Cardiac MRI is a useful tool for delineating the anatomy and iden- tification of conduit or vessel abnormalities. Very few cases have been reported of patient with CHD undergoing cesarean section. Most cases involve corrected TGA, leaving an enigmatic outcome to this particu- lar case. The patient presented complex challenges and debatable argu- ments related to the choice of anesthesia technique even if the surgery was to be performed in elective surgery circumstances or if the preg- nancy was taken to term [2].

During any pregnancy, the nasopharyngeal, oropharyngeal, and re- spiratory tract mucosa swell. Therefore, intubation and suctioning may lead to mucosal injury and bleeding. Endotracheal intubation must be performed quickly because pregnant patients have lower oxygen re- serves because of the decrease in FRC. Ventilate pregnant patients to maintain their PaCO2 at approximately 30 mm Hg, the normal level during pregnancy. Avoid respiratory alkalosis because it may decrease uterine blood flow and, hence, fetal oxygenation. Avoid high ventilatory pressures at the expense of a rise in PaCO2.

Both techniques regional or general anesthesia can be used. When anesthetizing patients with CHD, using either technique, the follow- ing factors must be kept in mind; prevention of accidental intravenous infusion of air bubbles, when planning epidural anesthesia, loss of re- sistance to saline rather than air should be used to identify the epidural space, a slow onset of epidural anesthesia is preferred, as rapid decrease in systemic vascular resistance (SVR) could result in reversal of shunt with maternal hypoxemia [3]. Supplemental O2 should be given to the patient throughout the procedure if regional technique is used. Hypox- aemia, hypercarbia and acidosis should be avoided as they may result in increased pulmonary vascular resistance (PVR) and reversal of shunt flow. Regional technique should be used with extreme caution. Single shot spinal anaesthesia should be avoided, because of rapid on-set and hemodynamical effect. Slow induction of epidural is advisable [1,4,5]. In this case, the selection for general anesthesia technique was pre- ferred, because of time efficiency and hemodynamic stability should be a priority, since the cesarean section was performed under emergency circumstances general anesthesia becomes the ideal technique [6-12].

Antibiotic Prophylaxis

The patient had two risk factors for infectious endocarditis, history of previous endocarditis and high-risk cardiopathy. Batectemia occurring in parturient is uncommon, reported in about 1-5 % of patients undergoing vaginal or cesarean delivery [13].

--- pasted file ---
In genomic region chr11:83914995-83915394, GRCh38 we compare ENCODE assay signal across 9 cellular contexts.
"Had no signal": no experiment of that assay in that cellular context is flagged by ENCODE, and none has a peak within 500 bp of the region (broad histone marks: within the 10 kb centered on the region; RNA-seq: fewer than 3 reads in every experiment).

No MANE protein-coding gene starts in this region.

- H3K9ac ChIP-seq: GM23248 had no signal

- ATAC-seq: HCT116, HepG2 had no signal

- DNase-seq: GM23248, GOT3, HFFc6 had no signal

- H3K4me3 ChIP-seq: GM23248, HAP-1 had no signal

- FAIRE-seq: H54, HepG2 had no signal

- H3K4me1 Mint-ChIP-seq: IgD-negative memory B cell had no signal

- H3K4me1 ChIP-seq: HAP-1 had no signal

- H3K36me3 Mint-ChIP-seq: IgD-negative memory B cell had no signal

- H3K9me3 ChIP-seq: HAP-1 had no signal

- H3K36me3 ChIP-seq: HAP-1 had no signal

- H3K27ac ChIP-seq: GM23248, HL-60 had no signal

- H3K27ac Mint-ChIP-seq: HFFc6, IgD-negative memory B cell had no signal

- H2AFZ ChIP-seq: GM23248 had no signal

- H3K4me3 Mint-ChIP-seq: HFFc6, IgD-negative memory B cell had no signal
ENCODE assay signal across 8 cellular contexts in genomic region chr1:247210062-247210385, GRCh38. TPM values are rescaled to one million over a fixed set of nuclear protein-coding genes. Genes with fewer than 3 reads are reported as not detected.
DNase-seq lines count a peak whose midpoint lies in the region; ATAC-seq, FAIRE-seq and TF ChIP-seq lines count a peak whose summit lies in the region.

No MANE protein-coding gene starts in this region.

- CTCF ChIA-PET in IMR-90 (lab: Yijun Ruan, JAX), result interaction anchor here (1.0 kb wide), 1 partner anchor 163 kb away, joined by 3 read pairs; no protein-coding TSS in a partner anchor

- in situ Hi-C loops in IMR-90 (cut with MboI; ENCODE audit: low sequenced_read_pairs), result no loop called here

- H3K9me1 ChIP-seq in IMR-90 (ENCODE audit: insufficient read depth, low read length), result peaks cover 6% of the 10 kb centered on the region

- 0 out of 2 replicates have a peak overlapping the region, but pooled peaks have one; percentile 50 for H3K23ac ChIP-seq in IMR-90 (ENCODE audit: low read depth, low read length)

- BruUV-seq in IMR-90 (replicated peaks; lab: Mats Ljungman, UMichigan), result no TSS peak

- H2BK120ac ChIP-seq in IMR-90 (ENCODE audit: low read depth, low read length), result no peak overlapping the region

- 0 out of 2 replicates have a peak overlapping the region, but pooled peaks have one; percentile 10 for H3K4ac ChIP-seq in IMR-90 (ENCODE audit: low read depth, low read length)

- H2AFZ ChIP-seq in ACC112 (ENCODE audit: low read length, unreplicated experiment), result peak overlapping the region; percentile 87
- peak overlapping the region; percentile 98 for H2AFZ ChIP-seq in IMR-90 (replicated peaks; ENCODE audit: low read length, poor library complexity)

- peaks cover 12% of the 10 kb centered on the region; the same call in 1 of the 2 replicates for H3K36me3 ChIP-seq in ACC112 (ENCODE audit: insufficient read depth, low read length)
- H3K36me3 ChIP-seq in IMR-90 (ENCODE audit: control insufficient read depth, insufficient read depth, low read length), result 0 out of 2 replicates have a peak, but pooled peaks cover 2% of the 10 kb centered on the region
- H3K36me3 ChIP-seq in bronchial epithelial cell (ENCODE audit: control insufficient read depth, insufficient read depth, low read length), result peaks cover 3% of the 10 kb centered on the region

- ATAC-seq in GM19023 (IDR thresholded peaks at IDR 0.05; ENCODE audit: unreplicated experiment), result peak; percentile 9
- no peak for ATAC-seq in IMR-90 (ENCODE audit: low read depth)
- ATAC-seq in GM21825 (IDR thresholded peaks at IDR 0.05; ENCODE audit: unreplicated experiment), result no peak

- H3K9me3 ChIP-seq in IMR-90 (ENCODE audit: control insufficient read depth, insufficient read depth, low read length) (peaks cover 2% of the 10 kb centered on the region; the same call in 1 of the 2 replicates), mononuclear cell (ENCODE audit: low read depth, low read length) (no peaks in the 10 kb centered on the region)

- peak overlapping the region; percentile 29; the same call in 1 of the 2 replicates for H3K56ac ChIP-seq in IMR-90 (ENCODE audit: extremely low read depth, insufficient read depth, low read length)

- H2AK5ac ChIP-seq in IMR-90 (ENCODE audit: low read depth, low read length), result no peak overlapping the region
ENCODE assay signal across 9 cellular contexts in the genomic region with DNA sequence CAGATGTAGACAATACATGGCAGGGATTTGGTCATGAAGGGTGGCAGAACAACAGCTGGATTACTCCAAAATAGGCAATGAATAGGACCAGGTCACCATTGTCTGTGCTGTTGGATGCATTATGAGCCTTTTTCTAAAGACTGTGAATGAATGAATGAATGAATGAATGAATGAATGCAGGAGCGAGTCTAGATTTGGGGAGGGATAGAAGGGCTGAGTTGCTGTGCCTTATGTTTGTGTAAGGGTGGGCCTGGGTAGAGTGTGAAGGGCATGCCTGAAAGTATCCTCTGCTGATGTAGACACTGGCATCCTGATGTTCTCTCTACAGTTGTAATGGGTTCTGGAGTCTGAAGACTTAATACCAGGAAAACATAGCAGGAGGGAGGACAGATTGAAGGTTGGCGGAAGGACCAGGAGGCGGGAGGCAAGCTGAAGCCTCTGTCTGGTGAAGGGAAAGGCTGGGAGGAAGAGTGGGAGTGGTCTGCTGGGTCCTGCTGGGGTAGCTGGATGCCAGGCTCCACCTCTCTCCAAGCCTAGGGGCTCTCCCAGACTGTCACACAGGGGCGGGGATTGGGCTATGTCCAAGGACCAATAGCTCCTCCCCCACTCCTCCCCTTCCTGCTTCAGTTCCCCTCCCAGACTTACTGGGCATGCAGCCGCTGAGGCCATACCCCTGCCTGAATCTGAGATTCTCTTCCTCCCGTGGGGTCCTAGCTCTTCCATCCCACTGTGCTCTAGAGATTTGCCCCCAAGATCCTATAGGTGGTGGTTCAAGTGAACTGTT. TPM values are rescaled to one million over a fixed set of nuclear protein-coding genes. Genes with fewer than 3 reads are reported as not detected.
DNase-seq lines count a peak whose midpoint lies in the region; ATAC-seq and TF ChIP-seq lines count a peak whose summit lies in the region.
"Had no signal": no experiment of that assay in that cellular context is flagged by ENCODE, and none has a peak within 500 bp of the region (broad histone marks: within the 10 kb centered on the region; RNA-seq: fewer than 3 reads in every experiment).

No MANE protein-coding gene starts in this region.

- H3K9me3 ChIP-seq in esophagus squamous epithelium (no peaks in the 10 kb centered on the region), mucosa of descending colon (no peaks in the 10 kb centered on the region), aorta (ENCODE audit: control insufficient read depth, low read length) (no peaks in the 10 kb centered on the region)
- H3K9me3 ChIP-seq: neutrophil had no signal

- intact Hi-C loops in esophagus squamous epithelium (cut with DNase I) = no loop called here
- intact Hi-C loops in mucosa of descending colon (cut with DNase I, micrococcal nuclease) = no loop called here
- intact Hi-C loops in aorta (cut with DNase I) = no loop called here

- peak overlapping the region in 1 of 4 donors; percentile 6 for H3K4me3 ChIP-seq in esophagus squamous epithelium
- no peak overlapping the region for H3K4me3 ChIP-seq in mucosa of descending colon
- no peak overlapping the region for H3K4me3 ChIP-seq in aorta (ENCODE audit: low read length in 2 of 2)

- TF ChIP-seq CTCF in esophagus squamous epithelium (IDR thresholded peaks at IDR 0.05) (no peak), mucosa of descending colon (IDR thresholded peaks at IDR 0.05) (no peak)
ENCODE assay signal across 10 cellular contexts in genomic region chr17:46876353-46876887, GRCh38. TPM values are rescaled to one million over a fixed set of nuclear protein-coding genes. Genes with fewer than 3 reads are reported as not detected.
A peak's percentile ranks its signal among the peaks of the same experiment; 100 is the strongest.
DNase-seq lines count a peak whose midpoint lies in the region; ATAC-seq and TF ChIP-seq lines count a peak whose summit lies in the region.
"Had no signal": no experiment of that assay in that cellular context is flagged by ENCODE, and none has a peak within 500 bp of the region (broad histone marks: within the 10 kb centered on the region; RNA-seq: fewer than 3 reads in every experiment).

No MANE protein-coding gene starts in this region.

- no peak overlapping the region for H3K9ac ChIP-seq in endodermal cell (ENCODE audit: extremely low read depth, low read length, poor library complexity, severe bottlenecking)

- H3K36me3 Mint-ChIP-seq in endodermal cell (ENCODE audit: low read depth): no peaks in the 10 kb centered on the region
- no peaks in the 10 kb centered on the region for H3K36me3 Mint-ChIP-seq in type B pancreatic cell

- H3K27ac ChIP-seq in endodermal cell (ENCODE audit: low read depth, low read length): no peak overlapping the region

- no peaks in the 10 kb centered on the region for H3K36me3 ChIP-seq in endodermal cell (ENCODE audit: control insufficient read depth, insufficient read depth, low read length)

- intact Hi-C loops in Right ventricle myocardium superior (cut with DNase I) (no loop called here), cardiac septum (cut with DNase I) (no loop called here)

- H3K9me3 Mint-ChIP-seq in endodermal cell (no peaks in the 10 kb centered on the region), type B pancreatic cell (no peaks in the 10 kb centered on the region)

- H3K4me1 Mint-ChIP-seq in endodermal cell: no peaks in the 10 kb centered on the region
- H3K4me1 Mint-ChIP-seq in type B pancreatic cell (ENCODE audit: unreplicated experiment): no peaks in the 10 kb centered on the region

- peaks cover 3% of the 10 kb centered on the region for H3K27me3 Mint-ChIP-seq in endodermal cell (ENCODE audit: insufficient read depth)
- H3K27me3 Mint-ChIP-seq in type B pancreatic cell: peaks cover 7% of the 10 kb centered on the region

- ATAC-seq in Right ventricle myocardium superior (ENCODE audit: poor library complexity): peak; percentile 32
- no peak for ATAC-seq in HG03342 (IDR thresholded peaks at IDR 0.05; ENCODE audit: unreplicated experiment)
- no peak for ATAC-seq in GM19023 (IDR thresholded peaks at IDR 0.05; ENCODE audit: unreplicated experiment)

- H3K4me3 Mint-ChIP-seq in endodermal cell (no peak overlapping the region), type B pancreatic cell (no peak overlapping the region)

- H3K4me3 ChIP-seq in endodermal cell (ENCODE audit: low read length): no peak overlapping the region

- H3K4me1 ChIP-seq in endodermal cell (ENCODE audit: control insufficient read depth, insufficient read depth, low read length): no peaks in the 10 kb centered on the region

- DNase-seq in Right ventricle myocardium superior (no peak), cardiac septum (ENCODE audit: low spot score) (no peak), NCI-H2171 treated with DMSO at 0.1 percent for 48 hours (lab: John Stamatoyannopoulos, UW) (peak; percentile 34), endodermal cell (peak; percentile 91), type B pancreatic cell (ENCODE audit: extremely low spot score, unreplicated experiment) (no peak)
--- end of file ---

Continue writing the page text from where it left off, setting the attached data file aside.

Antibiotic prophylaxis is recommended for patients in the high and moderate-risk categories only in the presence of suspected bacteremia or active intraamniotic infection. Bacteremia is found in 1% to 5% of deliveries, with a possible increased risk with manual removal of the placenta. The American Heart Association (AHA) guidelines state that delivery by cesarean section and vaginal delivery (in the absence of infection) do not require endocarditis prophylaxis except in high-risk patients [9]. When infection is suspected or documented, prophylaxis for suspected bacteremia is recommended for the high-risk and moderaterisk groups, but not for the negligible-risk group. However, in clinical practice endocarditis prophylaxis, when indicated, is often routinely started at onset of active labor because it is difficult to predict which deliveries become complicated with risk of bacteremia. This liberal policy could theoretically promote bacterial resistance [13,14].

Conclusion

The challenges of a CHD plus the obstetric complication require great team approach for patient safety. Despite published reports of generally safe course of pregnancy in patients with CHD, patients with poor cardiac performance need early involvement of a multi-disciplinary team including cardiologist, obstetrician in addition to anesthesiologists. Careful antenatal surveillance for the magnitude of cardiac dysfunction is recommended and cardiology consultation would be recommended for referral and continuous follow-ups during the perinatal period. The use of general anesthesia in this case is needed to maintain the patient hemodynamically stable. A neuroaxial block could develop the possibility of significant hemodynamic disturbances particularly with neuroaxial sympathectomy and unstable blood pressure. This patient had no diagnosis defined at the time of the surgery but cardiac illness was cyanotic of nature. Women should be aware of the risk involved her condition and what would be a pregnancy with their heart condition. Any high-risk pregnancy and specially one in which the carrier has a cardiac illness, should be counseled accordingly before even considering having a child [15-17].